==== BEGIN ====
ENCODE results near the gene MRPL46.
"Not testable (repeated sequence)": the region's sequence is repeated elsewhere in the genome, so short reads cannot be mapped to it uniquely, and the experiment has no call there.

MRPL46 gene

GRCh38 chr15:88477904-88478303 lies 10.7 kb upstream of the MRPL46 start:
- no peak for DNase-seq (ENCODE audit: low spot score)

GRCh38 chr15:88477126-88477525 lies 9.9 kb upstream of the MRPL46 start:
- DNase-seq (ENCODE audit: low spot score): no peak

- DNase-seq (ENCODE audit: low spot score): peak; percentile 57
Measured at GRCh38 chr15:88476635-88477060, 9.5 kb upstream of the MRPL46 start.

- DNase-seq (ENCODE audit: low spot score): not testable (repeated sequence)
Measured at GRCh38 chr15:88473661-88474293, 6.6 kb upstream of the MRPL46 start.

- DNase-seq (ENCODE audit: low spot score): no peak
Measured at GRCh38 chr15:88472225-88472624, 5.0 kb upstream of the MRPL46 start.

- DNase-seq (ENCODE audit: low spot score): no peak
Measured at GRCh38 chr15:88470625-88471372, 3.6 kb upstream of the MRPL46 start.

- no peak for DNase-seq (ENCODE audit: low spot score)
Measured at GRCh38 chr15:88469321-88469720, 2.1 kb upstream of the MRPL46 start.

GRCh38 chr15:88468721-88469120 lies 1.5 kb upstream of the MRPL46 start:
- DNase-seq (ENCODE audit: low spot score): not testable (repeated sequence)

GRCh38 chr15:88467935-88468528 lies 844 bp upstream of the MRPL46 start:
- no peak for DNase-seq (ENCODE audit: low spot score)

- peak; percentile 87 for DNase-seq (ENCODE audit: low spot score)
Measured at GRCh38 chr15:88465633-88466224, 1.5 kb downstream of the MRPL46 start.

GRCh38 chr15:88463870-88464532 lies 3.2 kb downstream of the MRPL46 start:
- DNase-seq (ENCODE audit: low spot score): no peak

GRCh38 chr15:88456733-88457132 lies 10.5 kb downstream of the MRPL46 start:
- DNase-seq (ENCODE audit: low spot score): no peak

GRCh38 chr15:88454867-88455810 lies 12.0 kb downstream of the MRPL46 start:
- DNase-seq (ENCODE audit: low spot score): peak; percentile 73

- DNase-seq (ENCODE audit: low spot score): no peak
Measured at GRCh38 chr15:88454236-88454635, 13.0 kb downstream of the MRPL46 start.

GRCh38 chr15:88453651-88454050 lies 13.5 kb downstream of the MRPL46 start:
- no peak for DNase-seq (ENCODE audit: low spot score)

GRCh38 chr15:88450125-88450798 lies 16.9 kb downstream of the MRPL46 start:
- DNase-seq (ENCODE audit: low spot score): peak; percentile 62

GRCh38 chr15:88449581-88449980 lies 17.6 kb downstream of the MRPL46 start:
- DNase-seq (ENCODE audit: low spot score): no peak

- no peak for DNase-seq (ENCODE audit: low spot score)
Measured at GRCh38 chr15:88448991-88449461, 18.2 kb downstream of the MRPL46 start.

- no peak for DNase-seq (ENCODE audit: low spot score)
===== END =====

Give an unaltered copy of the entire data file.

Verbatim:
ENCODE results near the gene MRPL46.
"Not testable (repeated sequence)": the region's sequence is repeated elsewhere in the genome, so short reads cannot be mapped to it uniquely, and the experiment has no call there.

MRPL46 gene

GRCh38 chr15:88477904-88478303 lies 10.7 kb upstream of the MRPL46 start:
- no peak for DNase-seq (ENCODE audit: low spot score)

GRCh38 chr15:88477126-88477525 lies 9.9 kb upstream of the MRPL46 start:
- DNase-seq (ENCODE audit: low spot score): no peak

- DNase-seq (ENCODE audit: low spot score): peak; percentile 57
Measured at GRCh38 chr15:88476635-88477060, 9.5 kb upstream of the MRPL46 start.

- DNase-seq (ENCODE audit: low spot score): not testable (repeated sequence)
Measured at GRCh38 chr15:88473661-88474293, 6.6 kb upstream of the MRPL46 start.

- DNase-seq (ENCODE audit: low spot score): no peak
Measured at GRCh38 chr15:88472225-88472624, 5.0 kb upstream of the MRPL46 start.

- DNase-seq (ENCODE audit: low spot score): no peak
Measured at GRCh38 chr15:88470625-88471372, 3.6 kb upstream of the MRPL46 start.

- no peak for DNase-seq (ENCODE audit: low spot score)
Measured at GRCh38 chr15:88469321-88469720, 2.1 kb upstream of the MRPL46 start.

GRCh38 chr15:88468721-88469120 lies 1.5 kb upstream of the MRPL46 start:
- DNase-seq (ENCODE audit: low spot score): not testable (repeated sequence)

GRCh38 chr15:88467935-88468528 lies 844 bp upstream of the MRPL46 start:
- no peak for DNase-seq (ENCODE audit: low spot score)

- peak; percentile 87 for DNase-seq (ENCODE audit: low spot score)
Measured at GRCh38 chr15:88465633-88466224, 1.5 kb downstream of the MRPL46 start.

GRCh38 chr15:88463870-88464532 lies 3.2 kb downstream of the MRPL46 start:
- DNase-seq (ENCODE audit: low spot score): no peak

GRCh38 chr15:88456733-88457132 lies 10.5 kb downstream of the MRPL46 start:
- DNase-seq (ENCODE audit: low spot score): no peak

GRCh38 chr15:88454867-88455810 lies 12.0 kb downstream of the MRPL46 start:
- DNase-seq (ENCODE audit: low spot score): peak; percentile 73

- DNase-seq (ENCODE audit: low spot score): no peak
Measured at GRCh38 chr15:88454236-88454635, 13.0 kb downstream of the MRPL46 start.

GRCh38 chr15:88453651-88454050 lies 13.5 kb downstream of the MRPL46 start:
- no peak for DNase-seq (ENCODE audit: low spot score)

GRCh38 chr15:88450125-88450798 lies 16.9 kb downstream of the MRPL46 start:
- DNase-seq (ENCODE audit: low spot score): peak; percentile 62

GRCh38 chr15:88449581-88449980 lies 17.6 kb downstream of the MRPL46 start:
- DNase-seq (ENCODE audit: low spot score): no peak

- no peak for DNase-seq (ENCODE audit: low spot score)
Measured at GRCh38 chr15:88448991-88449461, 18.2 kb downstream of the MRPL46 start.

- no peak for DNase-seq (ENCODE audit: low spot score)